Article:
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Target reports and Netflix expands — 5 things to know today

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A Target store frontPhotograph by Lucas Oleniuk Toronto Star — Getty Images

Good morning, friends and Fortune readers.

After Home Depot (HD) reported yesterday, fellow retailer and victim of a major data hack Target (TGT) reports earnings this morning. In other news, the U.S. Senate rejected the Keystone Oil Pipeline, and the Takata airbag recall issue just got far worse. Also, keep an eye on housing starts later this morning for a sense of how the real estate sector is faring.

Here’s what else you need to know today.

1. Hitting the Target?

Retailer Target reported its third-quarter earnings this morning, posting a surprise increase in profit as sales beat the retailer’s expectations. The results are good news for new chief executive Brian Cornell. Shares of the retailer have done well lately, and some analysts are optimistic about the outlook for the company. Last year’s data breach is likely still on shoppers’ minds, though, especially with the holiday shopping season ramping up.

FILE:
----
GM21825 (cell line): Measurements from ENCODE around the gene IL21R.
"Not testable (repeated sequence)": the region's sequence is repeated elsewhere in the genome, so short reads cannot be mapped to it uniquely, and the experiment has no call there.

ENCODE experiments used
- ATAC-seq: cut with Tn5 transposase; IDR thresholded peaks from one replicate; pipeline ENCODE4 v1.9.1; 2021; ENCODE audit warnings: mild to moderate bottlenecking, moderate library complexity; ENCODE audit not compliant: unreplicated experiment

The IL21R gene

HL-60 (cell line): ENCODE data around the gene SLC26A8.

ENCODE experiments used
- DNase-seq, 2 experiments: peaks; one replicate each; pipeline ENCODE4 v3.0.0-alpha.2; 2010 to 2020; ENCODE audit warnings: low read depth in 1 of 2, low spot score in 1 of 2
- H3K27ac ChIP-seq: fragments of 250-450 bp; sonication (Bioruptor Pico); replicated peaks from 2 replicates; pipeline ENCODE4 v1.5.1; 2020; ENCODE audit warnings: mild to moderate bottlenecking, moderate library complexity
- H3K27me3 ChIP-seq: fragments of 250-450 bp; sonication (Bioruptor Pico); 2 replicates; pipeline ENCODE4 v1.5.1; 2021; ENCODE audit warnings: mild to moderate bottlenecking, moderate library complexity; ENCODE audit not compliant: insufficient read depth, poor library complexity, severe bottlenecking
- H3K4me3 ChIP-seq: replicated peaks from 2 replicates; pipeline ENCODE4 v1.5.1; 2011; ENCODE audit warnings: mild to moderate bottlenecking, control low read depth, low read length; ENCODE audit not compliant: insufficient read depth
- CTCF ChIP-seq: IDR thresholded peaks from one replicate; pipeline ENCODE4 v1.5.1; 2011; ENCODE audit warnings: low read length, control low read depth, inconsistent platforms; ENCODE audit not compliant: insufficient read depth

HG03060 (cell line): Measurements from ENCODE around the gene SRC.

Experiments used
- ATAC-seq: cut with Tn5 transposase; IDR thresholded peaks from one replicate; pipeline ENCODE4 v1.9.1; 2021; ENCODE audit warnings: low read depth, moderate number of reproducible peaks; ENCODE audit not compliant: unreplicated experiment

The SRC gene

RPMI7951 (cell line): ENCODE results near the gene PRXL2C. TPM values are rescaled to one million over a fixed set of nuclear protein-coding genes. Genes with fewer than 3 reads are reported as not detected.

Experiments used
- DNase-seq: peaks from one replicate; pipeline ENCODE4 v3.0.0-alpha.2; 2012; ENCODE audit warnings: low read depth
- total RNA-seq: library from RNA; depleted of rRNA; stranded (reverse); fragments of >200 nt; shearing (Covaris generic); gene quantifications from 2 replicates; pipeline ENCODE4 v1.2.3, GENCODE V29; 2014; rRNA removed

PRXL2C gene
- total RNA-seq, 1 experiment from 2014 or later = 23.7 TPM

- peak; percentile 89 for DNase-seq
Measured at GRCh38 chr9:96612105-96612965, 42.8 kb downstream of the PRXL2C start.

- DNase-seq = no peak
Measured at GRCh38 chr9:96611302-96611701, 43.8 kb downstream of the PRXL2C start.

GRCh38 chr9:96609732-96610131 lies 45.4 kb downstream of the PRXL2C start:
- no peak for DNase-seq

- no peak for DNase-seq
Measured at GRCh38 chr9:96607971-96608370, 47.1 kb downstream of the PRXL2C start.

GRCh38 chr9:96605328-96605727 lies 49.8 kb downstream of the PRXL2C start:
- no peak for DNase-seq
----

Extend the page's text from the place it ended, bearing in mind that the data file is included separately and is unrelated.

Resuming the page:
2. Let’s get building

New home construction numbers come out today, with market watchers hoping the rebound seen in September continued last month. In September, the number of new homes built increased by 8.6% from the prior month. One thing some would like to see change, though, is the housing mix — almost all of the growth last month was in multi-unit homes, while single-family homebuilding was still somewhat stagnant.

3. Takata recall could be growing

The issue of malfunctioning airbags from Takata could be getting even worse. The National Highway Transportation Safety Administration announced yesterday that it hopes to expand the recall nationwide, which could mean millions of cars from a variety of automakers are recalled in the U.S. In the past 6 years, 16 million cars with Takata airbags have been recalled worldwide.

4. Everyone is waiting on the Fed

When the Federal Reserve is doing something, Wall Street waits on tenterhooks. That will be the case today, as the minutes from the Fed’s latest meeting, when it brought its latest bond-buying program to an end, are published. Last month, the minutes resulted in a rally on the Street. Will that be the case today?

5. Netflix going Down Under

The streaming video service is headed to both Australia and New Zealand, the company announced today. The content that will be available has not been confirmed yet, but the move means Netflix (NFLX) is now available in more than 50 countries.